Episode 40 of The Informed Life podcast features an interview with Heather Hedden, an information management consultant specialized in taxonomies, controlled vocabularies, metadata, and indexing. Heather wrote The Accidental Taxonomist, a guide to the discipline of taxonomy creation and management. In this conversation, we discuss what taxonomies are and why they’re important for organizations.
So what is a taxonomy? As Heather succinctly put it, it’s “a set of terms, words, or phrases that describe concepts that are used to tag or index documents or content.” These sets can be organized in various ways. Creating such structures is a specialized field, but one that few people train for specifically. (Hence the “accidental” part of the book’s title.)
Heather is one of these people; her background is in journalism. I asked her what drew her to taxonomy work, and this was her reply:
Well, it’s analytical and it’s a little bit creative too. I mean, how are you going to describe a concept? What words will you use? What synonyms should you use? What else will you need to relate that concept to? Should we include it or should we not? And then at the same time, we learn about all different kinds of subject areas.
Among the things we learn when doing taxonomy work is the difference between concepts and the labels that describe them. In the interview, we delved into how to deal with this key distinction:
Yeah, well, the concept is an idea, and you first have to agree what… and you can give it a temporary name, and decide, “yeah, we need this in the taxonomy. There’s content about it. And people want to look it up.” And then, once you’ve done that, you go a little further with it and you were suddenly realize, “Oh, there two different names,” or, “we could call it this, or you could call it that…” Well, especially since we’re talking about terms that are usually not one word, there is a noun and an adjective or maybe two adjectives. I mean, there’s more that can be rearranged. And sometimes you can take up a little bit of time to look into that. I’ve even just gone searching on the web and seeing by usage counts, which is more common. And then of course talking… if you have access to the users or stakeholders, those involved seeing what they think, or looking up in the content itself, the content that will be tagged or indexed, what’s more prevalent. I would say those are, those are the kind of three methods that I most often use to try to decide how something’s going to be worded. And then what makes sense to be kind of consistent in style with the rest of the taxonomy.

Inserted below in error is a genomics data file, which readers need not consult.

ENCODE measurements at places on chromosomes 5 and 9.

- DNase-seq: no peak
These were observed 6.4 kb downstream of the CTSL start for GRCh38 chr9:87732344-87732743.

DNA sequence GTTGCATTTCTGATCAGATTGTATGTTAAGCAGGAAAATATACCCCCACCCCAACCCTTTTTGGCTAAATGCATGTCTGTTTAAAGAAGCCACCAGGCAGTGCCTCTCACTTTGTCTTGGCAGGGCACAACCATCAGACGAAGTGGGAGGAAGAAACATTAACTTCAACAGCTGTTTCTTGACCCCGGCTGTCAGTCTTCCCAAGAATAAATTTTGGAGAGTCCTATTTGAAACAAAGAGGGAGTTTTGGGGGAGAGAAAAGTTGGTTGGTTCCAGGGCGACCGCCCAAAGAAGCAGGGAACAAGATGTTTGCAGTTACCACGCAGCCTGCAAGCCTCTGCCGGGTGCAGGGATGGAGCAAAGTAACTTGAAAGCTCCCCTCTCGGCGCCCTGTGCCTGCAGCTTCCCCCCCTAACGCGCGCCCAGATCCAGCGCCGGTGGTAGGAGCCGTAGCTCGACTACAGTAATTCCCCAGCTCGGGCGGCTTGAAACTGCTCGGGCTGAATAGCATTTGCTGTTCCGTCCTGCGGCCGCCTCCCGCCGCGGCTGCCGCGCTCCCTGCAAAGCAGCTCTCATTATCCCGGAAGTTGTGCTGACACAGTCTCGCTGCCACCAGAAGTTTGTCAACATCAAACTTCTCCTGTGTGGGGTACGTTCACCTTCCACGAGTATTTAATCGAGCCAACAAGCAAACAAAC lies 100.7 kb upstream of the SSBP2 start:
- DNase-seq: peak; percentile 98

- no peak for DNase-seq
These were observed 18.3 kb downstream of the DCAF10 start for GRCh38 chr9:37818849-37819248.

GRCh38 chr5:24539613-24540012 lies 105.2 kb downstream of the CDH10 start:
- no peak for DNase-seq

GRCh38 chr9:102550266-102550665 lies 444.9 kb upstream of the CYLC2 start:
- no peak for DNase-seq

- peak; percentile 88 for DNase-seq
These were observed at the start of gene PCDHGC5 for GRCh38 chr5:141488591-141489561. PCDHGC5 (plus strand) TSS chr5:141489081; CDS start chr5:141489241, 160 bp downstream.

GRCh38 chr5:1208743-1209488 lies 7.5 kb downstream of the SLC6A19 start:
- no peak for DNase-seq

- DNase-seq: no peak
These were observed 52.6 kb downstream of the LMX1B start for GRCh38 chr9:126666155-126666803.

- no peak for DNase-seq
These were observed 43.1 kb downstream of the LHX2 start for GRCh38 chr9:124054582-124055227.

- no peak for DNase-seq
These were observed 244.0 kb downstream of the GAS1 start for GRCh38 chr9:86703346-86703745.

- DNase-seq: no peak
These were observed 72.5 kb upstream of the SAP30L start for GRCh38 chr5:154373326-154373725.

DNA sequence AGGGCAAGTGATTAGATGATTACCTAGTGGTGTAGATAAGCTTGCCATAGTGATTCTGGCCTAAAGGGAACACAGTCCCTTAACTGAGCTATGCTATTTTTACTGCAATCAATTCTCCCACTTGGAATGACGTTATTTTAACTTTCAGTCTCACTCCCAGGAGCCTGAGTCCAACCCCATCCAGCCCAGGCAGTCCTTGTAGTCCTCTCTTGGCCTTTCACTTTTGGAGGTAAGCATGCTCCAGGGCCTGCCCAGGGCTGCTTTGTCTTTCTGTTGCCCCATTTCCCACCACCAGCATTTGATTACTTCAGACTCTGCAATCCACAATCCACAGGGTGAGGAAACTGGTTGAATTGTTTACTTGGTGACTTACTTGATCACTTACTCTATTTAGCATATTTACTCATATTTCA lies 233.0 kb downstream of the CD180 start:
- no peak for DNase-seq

I learned a lot from reading The Accidental Taxonomist, and from talking about it with Heather. I hope you get as much value from the conversation as I did.
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